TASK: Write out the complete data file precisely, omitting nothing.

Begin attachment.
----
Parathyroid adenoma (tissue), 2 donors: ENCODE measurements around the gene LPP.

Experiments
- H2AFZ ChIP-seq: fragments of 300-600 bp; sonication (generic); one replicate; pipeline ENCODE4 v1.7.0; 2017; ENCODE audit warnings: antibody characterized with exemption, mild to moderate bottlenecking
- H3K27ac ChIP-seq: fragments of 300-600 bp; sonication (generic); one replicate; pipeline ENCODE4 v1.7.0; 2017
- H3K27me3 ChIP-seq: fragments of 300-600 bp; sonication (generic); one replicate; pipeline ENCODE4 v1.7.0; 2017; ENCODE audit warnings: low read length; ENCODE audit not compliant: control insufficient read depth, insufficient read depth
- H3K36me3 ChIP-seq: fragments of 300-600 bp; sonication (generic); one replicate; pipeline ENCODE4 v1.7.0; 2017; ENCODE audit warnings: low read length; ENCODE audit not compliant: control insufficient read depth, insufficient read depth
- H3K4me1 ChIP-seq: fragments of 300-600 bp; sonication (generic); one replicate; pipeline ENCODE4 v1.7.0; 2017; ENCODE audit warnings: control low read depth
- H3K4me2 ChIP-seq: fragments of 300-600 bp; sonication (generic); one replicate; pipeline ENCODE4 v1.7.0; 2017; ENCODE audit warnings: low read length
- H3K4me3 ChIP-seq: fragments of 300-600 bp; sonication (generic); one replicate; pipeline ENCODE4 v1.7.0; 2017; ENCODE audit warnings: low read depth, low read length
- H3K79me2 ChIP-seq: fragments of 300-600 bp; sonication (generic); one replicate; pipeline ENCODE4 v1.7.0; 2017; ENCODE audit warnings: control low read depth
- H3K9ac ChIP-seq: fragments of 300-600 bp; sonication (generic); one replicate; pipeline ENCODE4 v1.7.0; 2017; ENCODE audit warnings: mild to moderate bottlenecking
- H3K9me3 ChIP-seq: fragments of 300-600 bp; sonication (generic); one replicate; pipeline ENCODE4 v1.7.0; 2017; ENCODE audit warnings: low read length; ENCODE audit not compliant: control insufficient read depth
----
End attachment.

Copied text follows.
Parathyroid adenoma (tissue), 2 donors: ENCODE measurements around the gene LPP.

Experiments
- H2AFZ ChIP-seq: fragments of 300-600 bp; sonication (generic); one replicate; pipeline ENCODE4 v1.7.0; 2017; ENCODE audit warnings: antibody characterized with exemption, mild to moderate bottlenecking
- H3K27ac ChIP-seq: fragments of 300-600 bp; sonication (generic); one replicate; pipeline ENCODE4 v1.7.0; 2017
- H3K27me3 ChIP-seq: fragments of 300-600 bp; sonication (generic); one replicate; pipeline ENCODE4 v1.7.0; 2017; ENCODE audit warnings: low read length; ENCODE audit not compliant: control insufficient read depth, insufficient read depth
- H3K36me3 ChIP-seq: fragments of 300-600 bp; sonication (generic); one replicate; pipeline ENCODE4 v1.7.0; 2017; ENCODE audit warnings: low read length; ENCODE audit not compliant: control insufficient read depth, insufficient read depth
- H3K4me1 ChIP-seq: fragments of 300-600 bp; sonication (generic); one replicate; pipeline ENCODE4 v1.7.0; 2017; ENCODE audit warnings: control low read depth
- H3K4me2 ChIP-seq: fragments of 300-600 bp; sonication (generic); one replicate; pipeline ENCODE4 v1.7.0; 2017; ENCODE audit warnings: low read length
- H3K4me3 ChIP-seq: fragments of 300-600 bp; sonication (generic); one replicate; pipeline ENCODE4 v1.7.0; 2017; ENCODE audit warnings: low read depth, low read length
- H3K79me2 ChIP-seq: fragments of 300-600 bp; sonication (generic); one replicate; pipeline ENCODE4 v1.7.0; 2017; ENCODE audit warnings: control low read depth
- H3K9ac ChIP-seq: fragments of 300-600 bp; sonication (generic); one replicate; pipeline ENCODE4 v1.7.0; 2017; ENCODE audit warnings: mild to moderate bottlenecking
- H3K9me3 ChIP-seq: fragments of 300-600 bp; sonication (generic); one replicate; pipeline ENCODE4 v1.7.0; 2017; ENCODE audit warnings: low read length; ENCODE audit not compliant: control insufficient read depth